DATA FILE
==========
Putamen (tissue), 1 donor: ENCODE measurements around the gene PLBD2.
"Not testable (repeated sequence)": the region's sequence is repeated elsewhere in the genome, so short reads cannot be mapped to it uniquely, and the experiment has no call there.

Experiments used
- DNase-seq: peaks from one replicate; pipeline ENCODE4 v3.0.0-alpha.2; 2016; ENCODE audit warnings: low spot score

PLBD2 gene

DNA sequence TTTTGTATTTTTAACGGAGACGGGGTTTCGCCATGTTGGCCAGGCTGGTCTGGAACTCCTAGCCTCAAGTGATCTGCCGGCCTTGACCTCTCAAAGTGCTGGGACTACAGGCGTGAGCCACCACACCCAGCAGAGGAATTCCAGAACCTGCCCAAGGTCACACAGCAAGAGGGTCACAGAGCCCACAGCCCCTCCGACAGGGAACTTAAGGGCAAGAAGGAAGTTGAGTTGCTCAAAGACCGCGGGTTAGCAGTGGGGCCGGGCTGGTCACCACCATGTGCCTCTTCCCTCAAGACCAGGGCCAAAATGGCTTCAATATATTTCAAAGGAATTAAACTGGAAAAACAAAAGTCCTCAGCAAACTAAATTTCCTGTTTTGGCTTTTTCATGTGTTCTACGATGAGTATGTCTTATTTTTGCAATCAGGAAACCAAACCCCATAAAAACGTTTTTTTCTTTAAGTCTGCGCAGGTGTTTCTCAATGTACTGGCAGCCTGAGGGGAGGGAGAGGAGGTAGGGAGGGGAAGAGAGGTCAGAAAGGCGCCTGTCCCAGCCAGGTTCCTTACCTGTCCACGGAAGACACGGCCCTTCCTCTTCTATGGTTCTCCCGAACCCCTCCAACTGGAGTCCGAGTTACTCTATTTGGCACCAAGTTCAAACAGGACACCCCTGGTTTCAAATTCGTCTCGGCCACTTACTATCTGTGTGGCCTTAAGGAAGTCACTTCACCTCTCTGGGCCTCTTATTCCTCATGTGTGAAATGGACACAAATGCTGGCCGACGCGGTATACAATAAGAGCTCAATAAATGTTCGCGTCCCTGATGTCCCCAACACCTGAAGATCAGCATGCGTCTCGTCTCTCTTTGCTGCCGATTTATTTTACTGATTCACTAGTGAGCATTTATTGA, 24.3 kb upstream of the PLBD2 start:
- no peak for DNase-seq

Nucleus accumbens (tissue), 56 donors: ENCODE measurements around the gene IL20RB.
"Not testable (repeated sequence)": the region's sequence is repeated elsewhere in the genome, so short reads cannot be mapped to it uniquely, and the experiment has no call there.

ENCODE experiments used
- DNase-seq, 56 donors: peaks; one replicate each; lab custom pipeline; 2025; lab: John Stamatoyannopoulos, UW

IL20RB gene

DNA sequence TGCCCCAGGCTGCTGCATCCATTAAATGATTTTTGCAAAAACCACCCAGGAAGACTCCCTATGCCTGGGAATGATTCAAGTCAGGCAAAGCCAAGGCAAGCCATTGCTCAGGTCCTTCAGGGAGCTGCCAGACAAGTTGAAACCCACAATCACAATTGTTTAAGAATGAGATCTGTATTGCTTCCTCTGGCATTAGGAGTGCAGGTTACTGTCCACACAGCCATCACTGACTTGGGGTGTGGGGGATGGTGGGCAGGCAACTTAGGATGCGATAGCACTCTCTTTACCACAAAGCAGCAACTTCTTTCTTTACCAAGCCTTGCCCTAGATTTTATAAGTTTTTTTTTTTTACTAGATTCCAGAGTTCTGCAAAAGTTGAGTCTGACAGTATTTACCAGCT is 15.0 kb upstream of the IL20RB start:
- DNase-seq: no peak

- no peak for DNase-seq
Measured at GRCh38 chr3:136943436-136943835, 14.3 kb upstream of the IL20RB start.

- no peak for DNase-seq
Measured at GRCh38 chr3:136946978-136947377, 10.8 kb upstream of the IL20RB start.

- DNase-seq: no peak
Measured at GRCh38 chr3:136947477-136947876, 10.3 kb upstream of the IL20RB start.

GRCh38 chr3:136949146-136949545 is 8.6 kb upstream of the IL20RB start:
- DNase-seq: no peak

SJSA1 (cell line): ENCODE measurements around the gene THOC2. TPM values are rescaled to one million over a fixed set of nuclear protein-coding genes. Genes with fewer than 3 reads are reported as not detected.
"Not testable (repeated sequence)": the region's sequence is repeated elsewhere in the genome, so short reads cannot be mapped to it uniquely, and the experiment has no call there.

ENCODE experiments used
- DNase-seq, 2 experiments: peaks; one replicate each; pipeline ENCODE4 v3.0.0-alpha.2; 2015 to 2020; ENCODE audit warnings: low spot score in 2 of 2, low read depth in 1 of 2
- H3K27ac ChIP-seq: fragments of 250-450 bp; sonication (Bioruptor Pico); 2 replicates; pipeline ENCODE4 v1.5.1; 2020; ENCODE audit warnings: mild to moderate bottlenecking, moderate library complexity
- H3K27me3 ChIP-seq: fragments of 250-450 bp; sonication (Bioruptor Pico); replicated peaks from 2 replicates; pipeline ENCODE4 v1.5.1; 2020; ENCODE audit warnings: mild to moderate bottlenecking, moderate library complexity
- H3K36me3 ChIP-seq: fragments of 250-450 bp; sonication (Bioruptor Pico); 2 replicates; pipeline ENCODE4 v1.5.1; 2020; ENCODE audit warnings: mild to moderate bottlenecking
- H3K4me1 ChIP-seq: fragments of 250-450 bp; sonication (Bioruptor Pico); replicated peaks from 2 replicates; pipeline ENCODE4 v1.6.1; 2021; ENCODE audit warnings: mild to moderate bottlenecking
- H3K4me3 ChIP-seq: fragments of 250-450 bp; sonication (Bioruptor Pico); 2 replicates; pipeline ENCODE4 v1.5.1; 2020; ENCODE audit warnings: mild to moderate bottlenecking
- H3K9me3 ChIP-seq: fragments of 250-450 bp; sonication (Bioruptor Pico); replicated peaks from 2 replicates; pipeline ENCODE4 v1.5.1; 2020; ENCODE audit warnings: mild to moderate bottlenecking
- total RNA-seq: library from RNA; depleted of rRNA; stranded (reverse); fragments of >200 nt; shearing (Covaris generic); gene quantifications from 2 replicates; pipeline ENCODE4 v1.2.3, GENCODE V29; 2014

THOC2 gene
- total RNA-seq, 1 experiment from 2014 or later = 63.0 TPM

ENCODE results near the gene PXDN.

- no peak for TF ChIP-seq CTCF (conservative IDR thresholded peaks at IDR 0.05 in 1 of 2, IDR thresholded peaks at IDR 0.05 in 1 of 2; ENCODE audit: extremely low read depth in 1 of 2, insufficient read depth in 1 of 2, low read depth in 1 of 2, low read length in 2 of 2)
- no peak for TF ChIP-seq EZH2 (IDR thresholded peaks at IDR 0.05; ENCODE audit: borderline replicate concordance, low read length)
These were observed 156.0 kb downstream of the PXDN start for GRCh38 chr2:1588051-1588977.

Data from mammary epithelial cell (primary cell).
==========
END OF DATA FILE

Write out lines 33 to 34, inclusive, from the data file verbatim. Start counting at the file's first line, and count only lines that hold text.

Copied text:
- total RNA-seq: library from RNA; depleted of rRNA; stranded (reverse); fragments of >200 nt; shearing (Covaris generic); gene quantifications from 2 replicates; pipeline ENCODE4 v1.2.3, GENCODE V29; 2014

THOC2 gene